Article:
13. Symbols
Dramas are produced to a great extent through the use of symbols - or representations - standing in for real things. Many of the following can be understood as symbols; like props, gestures, expressions, costume, lighting and setting.

Most commonly in most of the drams screened today, the audience will find a mixture of all the elements discussed above. Since many playwrights tend to utilize a bit of all the elements. But the examples cited above are plays demonstrating one predominant element almost to the exclusion of the others. Thus, artistic consideration in playwriting requires selection and arrangement. Art is skill acquired by experience, study, and clear observations. Before writing a play it is important to understand the medium for which one writes. Writing for the stage demands an understanding of two fundamentals: the essence of drama and the nature of theatre

takan from here

Elements of drama

Aristotles Six Elements of Drama

  1. PLOT – what happens in a play; the order of events, the story as opposed to the theme; what happens rather than what it means.

  2. THEME – what the play means as opposed to what happens (plot); the main idea within the play.

  3. CHARACTER – the personality or the part an actor represents in a play; a role played by an actor in a play.

  4. DICTION/LANGUAGE/DIALOGUE – the word choices made by the playwright and the enunciation of the actors delivering the lines.

  5. MUSIC/RHYTHM – by music Aristotle meant the sound, rhythm and melody of the speeches.

  6. SPECTACLE – the visual elements of the production of a play; the scenery, costumes, and special effects in a production.

taken from here

What is Boolean Search

What is Boolean Search?

Boolean searches allow you to combine words and phrases using the words AND, OR, NOT and NEAR (otherwise known as Boolean operators) to limit, widen, or define your search. Most Internet search engines and Web directories default to these Boolean search parameters anyway, but a good Web searcher should know how to use basic Boolean operators.



taken here

Wednesday, February 3, 2010

today,,!!!

hmm,,,,
do not know happen today,,,,
i confuse,,,!!!!
who can tell me why????

Wednesday, January 27, 2010

Summary of Fruitcake Special

A chemist woman who works at the Amos cosmetics factory in New Jersey, USA trying to discover a new perfume. One day she threw her fruitcake which was her lunch in to the mix with all the other things. It smells wonderful so she tried it on her. Not too long, her boss who is a handsome English guy never saying nice thing to ordinary girl like her asked her to have a dinner with him. That would be because of fruitcake. Her boss always lost control of himself when he smelt that perfume. If does not put it on her, he will not be attractive anymore.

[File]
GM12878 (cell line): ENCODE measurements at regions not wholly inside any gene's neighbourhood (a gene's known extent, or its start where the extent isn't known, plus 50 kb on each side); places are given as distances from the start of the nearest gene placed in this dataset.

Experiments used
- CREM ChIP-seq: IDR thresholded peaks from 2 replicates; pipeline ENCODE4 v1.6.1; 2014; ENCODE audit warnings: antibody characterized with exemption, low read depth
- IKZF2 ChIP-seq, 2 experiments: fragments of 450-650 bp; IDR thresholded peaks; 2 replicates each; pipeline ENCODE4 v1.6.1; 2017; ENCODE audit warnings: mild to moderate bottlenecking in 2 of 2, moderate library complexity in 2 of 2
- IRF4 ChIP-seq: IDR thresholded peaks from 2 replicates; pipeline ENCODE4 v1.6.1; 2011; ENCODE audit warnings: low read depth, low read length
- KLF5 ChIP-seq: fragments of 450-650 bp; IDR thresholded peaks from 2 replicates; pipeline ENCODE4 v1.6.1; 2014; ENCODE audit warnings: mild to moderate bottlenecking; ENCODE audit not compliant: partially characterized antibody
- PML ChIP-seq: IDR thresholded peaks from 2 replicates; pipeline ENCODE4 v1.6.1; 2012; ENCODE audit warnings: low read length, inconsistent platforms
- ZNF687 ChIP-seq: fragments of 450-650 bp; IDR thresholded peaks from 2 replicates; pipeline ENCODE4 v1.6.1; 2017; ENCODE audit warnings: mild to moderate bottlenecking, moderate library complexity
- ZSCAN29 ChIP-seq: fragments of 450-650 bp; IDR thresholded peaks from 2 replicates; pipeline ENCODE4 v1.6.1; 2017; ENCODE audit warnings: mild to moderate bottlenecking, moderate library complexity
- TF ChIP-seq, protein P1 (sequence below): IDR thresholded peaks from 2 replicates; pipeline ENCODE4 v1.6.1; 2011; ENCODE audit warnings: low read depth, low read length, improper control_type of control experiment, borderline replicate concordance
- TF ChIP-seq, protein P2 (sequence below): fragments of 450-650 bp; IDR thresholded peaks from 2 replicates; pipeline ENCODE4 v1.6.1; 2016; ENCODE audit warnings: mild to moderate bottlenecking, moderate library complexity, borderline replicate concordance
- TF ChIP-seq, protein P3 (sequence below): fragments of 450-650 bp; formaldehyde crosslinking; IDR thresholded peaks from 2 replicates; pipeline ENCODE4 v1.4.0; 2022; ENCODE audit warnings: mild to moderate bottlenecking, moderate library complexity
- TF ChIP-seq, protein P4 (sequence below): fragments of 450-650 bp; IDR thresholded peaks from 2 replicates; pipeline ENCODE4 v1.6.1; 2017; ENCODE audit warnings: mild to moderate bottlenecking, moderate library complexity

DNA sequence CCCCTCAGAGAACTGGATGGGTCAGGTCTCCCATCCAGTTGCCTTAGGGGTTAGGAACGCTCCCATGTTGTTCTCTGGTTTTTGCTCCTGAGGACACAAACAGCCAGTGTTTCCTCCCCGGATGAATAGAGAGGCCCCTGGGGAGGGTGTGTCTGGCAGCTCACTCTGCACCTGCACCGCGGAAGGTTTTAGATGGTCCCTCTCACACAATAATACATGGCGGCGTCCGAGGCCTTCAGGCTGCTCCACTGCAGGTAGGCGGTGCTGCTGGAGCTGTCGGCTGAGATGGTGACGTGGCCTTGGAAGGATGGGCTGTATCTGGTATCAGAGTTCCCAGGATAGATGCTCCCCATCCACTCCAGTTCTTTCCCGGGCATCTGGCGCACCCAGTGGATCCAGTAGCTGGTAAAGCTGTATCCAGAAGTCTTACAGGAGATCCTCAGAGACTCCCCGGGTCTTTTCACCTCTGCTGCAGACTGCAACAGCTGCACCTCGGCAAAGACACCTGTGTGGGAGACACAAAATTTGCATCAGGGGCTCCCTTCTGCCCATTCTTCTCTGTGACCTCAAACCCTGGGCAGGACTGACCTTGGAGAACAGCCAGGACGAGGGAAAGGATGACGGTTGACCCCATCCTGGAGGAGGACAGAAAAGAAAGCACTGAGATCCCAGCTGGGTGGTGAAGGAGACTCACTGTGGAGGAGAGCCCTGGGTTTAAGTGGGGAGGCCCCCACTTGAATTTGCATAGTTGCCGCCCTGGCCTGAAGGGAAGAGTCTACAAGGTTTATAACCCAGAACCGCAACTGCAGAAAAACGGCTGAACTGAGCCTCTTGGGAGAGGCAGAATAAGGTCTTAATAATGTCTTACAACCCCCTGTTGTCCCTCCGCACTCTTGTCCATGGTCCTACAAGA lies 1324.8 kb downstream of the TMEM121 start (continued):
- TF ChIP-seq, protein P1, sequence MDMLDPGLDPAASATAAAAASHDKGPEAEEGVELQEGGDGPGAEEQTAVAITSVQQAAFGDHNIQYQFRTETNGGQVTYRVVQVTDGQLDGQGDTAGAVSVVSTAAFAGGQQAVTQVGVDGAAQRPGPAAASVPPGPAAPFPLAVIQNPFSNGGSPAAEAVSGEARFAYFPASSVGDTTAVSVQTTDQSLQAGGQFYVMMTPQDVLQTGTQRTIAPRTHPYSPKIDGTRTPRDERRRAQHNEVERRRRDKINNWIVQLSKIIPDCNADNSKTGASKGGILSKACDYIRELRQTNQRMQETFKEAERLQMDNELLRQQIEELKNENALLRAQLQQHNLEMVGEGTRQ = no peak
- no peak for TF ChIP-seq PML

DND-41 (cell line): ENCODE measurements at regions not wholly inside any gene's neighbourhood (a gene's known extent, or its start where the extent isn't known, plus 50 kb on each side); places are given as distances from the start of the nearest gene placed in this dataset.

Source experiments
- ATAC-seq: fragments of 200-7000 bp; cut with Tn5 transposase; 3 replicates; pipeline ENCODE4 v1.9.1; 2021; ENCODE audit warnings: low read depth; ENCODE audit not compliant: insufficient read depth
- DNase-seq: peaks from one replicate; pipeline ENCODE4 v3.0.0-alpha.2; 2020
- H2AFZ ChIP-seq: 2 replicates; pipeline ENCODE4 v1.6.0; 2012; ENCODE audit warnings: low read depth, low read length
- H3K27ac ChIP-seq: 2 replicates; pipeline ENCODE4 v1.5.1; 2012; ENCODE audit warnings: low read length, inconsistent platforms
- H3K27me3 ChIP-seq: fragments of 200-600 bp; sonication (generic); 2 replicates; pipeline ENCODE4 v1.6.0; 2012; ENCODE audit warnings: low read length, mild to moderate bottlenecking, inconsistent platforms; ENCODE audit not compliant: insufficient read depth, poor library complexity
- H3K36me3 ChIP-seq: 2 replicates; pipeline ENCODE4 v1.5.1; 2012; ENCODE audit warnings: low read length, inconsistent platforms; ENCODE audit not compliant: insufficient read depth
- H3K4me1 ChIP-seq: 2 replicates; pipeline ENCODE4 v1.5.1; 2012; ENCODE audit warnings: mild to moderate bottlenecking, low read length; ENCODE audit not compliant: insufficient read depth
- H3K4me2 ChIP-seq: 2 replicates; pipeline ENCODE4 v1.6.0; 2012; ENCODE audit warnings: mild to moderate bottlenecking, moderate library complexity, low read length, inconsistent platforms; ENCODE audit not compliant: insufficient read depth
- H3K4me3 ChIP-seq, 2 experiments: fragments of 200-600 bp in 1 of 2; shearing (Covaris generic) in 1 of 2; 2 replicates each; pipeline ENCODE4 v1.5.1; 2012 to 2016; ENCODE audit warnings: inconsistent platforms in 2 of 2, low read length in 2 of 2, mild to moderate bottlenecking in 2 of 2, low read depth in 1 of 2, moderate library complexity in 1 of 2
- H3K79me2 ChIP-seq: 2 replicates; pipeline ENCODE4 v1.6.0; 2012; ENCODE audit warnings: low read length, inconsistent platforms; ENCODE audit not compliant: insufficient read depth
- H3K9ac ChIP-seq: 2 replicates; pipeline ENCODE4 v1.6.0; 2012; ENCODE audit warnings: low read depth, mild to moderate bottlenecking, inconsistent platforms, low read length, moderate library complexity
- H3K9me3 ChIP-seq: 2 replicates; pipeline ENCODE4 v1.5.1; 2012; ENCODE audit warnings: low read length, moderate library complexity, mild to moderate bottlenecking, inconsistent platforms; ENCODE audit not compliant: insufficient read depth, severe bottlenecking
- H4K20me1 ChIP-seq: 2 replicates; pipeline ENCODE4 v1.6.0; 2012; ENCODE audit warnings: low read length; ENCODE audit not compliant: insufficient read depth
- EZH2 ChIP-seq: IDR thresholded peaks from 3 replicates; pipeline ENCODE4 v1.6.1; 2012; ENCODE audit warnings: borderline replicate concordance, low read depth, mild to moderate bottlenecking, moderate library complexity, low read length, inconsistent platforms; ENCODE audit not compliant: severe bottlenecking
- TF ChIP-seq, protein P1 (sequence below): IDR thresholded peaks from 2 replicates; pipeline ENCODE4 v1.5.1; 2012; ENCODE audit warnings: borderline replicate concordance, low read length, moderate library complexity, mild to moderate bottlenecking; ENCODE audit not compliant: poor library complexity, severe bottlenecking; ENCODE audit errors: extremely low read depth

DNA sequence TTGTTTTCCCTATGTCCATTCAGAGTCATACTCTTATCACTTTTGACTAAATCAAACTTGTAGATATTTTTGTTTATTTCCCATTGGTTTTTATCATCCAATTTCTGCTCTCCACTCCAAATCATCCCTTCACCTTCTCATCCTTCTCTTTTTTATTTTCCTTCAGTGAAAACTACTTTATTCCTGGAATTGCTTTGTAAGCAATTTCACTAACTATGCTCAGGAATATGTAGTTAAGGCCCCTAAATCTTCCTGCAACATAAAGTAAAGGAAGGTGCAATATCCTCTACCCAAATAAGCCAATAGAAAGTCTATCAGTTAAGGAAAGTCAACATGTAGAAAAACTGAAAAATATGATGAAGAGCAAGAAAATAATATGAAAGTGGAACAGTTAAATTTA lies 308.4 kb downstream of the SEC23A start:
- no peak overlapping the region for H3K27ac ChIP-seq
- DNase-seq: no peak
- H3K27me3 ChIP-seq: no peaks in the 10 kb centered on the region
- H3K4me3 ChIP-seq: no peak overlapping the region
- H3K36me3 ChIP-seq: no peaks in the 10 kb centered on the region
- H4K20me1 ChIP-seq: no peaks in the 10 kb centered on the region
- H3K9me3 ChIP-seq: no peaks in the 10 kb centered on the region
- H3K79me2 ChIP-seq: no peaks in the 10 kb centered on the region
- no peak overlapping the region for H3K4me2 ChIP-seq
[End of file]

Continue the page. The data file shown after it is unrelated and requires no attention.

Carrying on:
TAKEN FROM HERE

Synopsis Of Fruitcake Special

you can find the synopsis from here

Reflection

Plagiarism is theft of another person's writings or ideas. Generally, it occurs when someone steals expressions from another author's composition and makes them appear to be his own work. Plagiarism is not a legal term; however, it is often used in lawsuits. Courts recognize acts of plagiarism as violations of Copyright law, specifically as the theft of another person's Intellectual Property. Because copyright law allows a variety of creative works to be registered as the property of their owners, lawsuits alleging plagiarism can be based on the appropriation of any form of writing, music, and visual images.
Plagiarism can take a broad range of forms. At its simplest and most extreme, plagiarism involves putting one's own name on someoneelse's work; this is commonly seen in schools when a student submits a paper that someone else has written. Schools, colleges, and universities usually have explicit guidelines for reviewing and punishing plagiarism by students and faculty members. In copyright lawsuits, however, allegations of plagiarism are more often based on partial theft. It is not necessary to exactly duplicate another's work in order to infringe a copyright: it is sufficient to take a substantial portion of the copyrighted material. Thus, for example, plagiarism can include copying language or ideas from another novelist, basing a new song in large part on another's musical composition, or copying another artist's drawing or photograph.